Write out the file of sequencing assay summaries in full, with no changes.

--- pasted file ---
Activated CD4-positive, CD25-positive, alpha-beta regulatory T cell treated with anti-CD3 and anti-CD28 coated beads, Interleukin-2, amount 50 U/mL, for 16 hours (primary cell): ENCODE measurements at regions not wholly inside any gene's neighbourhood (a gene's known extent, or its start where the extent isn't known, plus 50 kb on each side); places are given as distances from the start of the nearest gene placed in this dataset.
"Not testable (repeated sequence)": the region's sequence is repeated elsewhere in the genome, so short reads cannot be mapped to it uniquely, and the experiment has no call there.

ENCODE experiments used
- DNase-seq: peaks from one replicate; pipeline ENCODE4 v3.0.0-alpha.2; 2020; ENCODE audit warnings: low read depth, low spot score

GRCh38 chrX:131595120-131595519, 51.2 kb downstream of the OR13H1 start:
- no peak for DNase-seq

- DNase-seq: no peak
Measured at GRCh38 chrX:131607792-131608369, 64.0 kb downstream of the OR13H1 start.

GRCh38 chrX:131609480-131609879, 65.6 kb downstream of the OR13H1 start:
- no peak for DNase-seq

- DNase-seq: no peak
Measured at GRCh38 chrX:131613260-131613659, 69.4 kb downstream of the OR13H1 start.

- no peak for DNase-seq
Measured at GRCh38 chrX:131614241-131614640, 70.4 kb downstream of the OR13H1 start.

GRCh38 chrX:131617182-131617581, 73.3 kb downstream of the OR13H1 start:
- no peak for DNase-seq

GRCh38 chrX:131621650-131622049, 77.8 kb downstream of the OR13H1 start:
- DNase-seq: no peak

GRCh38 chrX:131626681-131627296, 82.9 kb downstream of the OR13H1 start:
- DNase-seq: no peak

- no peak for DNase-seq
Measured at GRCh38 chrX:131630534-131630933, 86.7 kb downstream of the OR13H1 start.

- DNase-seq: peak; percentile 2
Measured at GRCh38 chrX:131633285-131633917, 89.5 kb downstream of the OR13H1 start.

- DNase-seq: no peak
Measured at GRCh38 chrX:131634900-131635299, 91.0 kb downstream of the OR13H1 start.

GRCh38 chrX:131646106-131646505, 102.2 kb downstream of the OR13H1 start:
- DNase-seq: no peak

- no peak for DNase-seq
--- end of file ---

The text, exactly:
Activated CD4-positive, CD25-positive, alpha-beta regulatory T cell treated with anti-CD3 and anti-CD28 coated beads, Interleukin-2, amount 50 U/mL, for 16 hours (primary cell): ENCODE measurements at regions not wholly inside any gene's neighbourhood (a gene's known extent, or its start where the extent isn't known, plus 50 kb on each side); places are given as distances from the start of the nearest gene placed in this dataset.
"Not testable (repeated sequence)": the region's sequence is repeated elsewhere in the genome, so short reads cannot be mapped to it uniquely, and the experiment has no call there.

ENCODE experiments used
- DNase-seq: peaks from one replicate; pipeline ENCODE4 v3.0.0-alpha.2; 2020; ENCODE audit warnings: low read depth, low spot score

GRCh38 chrX:131595120-131595519, 51.2 kb downstream of the OR13H1 start:
- no peak for DNase-seq

- DNase-seq: no peak
Measured at GRCh38 chrX:131607792-131608369, 64.0 kb downstream of the OR13H1 start.

GRCh38 chrX:131609480-131609879, 65.6 kb downstream of the OR13H1 start:
- no peak for DNase-seq

- DNase-seq: no peak
Measured at GRCh38 chrX:131613260-131613659, 69.4 kb downstream of the OR13H1 start.

- no peak for DNase-seq
Measured at GRCh38 chrX:131614241-131614640, 70.4 kb downstream of the OR13H1 start.

GRCh38 chrX:131617182-131617581, 73.3 kb downstream of the OR13H1 start:
- no peak for DNase-seq

GRCh38 chrX:131621650-131622049, 77.8 kb downstream of the OR13H1 start:
- DNase-seq: no peak

GRCh38 chrX:131626681-131627296, 82.9 kb downstream of the OR13H1 start:
- DNase-seq: no peak

- no peak for DNase-seq
Measured at GRCh38 chrX:131630534-131630933, 86.7 kb downstream of the OR13H1 start.

- DNase-seq: peak; percentile 2
Measured at GRCh38 chrX:131633285-131633917, 89.5 kb downstream of the OR13H1 start.

- DNase-seq: no peak
Measured at GRCh38 chrX:131634900-131635299, 91.0 kb downstream of the OR13H1 start.

GRCh38 chrX:131646106-131646505, 102.2 kb downstream of the OR13H1 start:
- DNase-seq: no peak

- no peak for DNase-seq